Task-Related Factors that Influence the Spontaneous Use of Diagrams in Math Word Problems

Yuri Uesaka*, Emmanuel Manalo

*Corresponding author for this work

    Research output: Contribution to journalArticlepeer-review

    22 Citations (Scopus)


    Diagrams are effective tools for problem solving. However, previous findings indicate that students generally do not use diagrams spontaneously. This study examined task-related factors that may influence the spontaneity of diagram use. Experiment 1 compared two possible explanations: the first, that the length-relatedness of the story context of the problem (i.e. whether it involves the measurement of length) determines the likelihood of diagram use; and the second, that the cognitive cost of transforming the situation described in the word problem to an abstract diagrammatic representation is the more important factor. Four math word problems, differing in their story context and structure, were administered to eighth-grade Japanese students (n=125) to solve. The results provide support for the cognitive transformation cost explanation. The results of experiment 2, in which the problems were administered to students in both Japan (n=291) and New Zealand (n=323), confirm this finding.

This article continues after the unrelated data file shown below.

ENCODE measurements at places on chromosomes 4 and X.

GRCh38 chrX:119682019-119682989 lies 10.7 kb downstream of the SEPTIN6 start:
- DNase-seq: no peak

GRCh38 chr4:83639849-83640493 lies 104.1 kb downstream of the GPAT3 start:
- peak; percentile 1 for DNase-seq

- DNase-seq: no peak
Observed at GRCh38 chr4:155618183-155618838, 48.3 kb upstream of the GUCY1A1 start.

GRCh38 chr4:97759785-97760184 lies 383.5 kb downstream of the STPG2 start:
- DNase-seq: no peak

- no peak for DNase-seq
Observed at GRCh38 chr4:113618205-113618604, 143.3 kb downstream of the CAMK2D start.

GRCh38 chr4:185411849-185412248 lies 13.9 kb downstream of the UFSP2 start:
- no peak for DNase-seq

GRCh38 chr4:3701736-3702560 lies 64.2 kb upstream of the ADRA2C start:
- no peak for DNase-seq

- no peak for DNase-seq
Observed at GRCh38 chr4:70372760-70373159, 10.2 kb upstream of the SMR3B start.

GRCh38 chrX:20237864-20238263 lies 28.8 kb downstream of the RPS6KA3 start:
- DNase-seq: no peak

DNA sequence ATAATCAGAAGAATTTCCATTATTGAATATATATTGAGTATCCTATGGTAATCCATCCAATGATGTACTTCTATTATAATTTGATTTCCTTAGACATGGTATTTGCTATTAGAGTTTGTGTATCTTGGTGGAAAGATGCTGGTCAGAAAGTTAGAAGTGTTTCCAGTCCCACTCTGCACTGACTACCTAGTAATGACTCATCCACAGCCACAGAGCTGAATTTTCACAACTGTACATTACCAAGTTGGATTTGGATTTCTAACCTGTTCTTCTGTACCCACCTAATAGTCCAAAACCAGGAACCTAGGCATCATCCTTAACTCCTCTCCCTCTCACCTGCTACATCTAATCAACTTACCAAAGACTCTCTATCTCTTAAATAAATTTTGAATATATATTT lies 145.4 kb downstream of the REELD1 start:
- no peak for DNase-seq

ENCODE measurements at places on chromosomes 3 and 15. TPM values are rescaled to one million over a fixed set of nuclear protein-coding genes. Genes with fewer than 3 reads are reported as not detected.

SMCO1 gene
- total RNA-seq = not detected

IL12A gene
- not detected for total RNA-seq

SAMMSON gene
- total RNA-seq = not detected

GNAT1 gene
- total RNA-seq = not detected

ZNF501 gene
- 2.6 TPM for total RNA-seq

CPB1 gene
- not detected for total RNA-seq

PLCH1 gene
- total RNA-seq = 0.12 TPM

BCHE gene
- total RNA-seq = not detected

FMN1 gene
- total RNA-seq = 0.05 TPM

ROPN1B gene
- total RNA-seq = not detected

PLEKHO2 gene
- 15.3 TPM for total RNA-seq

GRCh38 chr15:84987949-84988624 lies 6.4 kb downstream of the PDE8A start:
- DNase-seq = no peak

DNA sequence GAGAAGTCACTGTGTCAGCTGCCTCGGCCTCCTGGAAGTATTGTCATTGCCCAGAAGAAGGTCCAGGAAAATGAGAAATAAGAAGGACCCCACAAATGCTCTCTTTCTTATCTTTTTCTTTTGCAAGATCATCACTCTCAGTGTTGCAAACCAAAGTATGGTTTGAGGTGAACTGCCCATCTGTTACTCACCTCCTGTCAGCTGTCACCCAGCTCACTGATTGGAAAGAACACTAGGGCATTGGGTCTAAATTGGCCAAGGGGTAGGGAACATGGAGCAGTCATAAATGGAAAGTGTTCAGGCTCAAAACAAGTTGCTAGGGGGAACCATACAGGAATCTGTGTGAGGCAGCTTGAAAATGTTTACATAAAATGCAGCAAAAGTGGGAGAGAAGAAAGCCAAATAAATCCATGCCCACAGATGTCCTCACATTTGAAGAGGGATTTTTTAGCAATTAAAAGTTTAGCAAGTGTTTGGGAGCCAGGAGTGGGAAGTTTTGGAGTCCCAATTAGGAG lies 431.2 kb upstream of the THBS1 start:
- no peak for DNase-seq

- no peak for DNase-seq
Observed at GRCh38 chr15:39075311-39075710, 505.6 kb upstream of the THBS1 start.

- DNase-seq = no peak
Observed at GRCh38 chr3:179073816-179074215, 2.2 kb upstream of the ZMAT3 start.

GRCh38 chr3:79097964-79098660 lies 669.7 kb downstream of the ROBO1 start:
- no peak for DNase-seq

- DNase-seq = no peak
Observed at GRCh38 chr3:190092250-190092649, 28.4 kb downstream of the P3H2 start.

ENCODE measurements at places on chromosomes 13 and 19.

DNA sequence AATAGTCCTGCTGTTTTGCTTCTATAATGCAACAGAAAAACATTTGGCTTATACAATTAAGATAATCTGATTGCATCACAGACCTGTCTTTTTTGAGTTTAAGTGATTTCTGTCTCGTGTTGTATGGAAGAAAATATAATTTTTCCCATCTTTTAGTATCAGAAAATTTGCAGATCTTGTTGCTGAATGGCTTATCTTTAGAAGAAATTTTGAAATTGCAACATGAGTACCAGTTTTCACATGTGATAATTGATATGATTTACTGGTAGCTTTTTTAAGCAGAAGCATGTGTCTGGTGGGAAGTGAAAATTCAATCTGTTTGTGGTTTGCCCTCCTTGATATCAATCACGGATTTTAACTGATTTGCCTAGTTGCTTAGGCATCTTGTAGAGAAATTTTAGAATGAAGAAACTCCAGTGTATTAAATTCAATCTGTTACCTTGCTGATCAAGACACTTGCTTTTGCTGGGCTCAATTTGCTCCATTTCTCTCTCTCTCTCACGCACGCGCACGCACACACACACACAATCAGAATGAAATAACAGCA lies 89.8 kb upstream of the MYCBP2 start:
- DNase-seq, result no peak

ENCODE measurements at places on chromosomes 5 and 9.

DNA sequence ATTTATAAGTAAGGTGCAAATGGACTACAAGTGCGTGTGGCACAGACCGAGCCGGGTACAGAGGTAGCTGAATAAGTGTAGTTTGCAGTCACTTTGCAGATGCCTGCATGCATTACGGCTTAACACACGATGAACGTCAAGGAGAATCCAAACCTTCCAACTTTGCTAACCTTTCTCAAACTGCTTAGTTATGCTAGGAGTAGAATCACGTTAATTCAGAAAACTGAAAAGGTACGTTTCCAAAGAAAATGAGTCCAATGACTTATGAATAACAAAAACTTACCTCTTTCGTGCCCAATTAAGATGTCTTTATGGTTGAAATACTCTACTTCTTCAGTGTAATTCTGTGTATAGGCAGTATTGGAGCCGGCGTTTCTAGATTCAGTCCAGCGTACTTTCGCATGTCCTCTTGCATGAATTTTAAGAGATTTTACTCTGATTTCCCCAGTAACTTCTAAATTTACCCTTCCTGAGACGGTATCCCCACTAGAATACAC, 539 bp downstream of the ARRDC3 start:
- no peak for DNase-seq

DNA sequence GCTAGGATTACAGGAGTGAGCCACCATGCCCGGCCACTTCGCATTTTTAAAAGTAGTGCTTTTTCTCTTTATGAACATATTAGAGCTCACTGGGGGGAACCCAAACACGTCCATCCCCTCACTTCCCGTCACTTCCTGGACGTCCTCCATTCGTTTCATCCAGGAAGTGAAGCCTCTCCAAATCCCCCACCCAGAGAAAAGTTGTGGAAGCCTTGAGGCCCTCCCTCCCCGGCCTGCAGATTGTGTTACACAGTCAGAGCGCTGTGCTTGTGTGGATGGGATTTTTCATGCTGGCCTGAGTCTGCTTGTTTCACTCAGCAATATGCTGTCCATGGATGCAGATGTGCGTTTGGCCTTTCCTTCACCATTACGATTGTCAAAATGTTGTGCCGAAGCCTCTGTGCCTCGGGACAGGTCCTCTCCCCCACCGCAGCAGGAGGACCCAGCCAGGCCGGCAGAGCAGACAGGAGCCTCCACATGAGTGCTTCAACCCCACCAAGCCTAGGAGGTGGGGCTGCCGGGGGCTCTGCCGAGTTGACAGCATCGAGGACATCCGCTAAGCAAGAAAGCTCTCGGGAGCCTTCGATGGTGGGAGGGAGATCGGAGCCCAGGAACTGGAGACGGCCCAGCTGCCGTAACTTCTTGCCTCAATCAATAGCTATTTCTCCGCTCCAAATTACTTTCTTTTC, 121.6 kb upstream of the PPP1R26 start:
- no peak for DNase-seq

Original languageEnglish
    Pages (from-to)251-260
    Number of pages10
    JournalApplied Cognitive Psychology
    Issue number2
    Publication statusPublished - 2012 Mar


    • Math Word Problems
    • Spontaneous Use of Diagrams
    • Task-related Factors

    ASJC Scopus subject areas

    • Experimental and Cognitive Psychology
    • Arts and Humanities (miscellaneous)
    • Developmental and Educational Psychology


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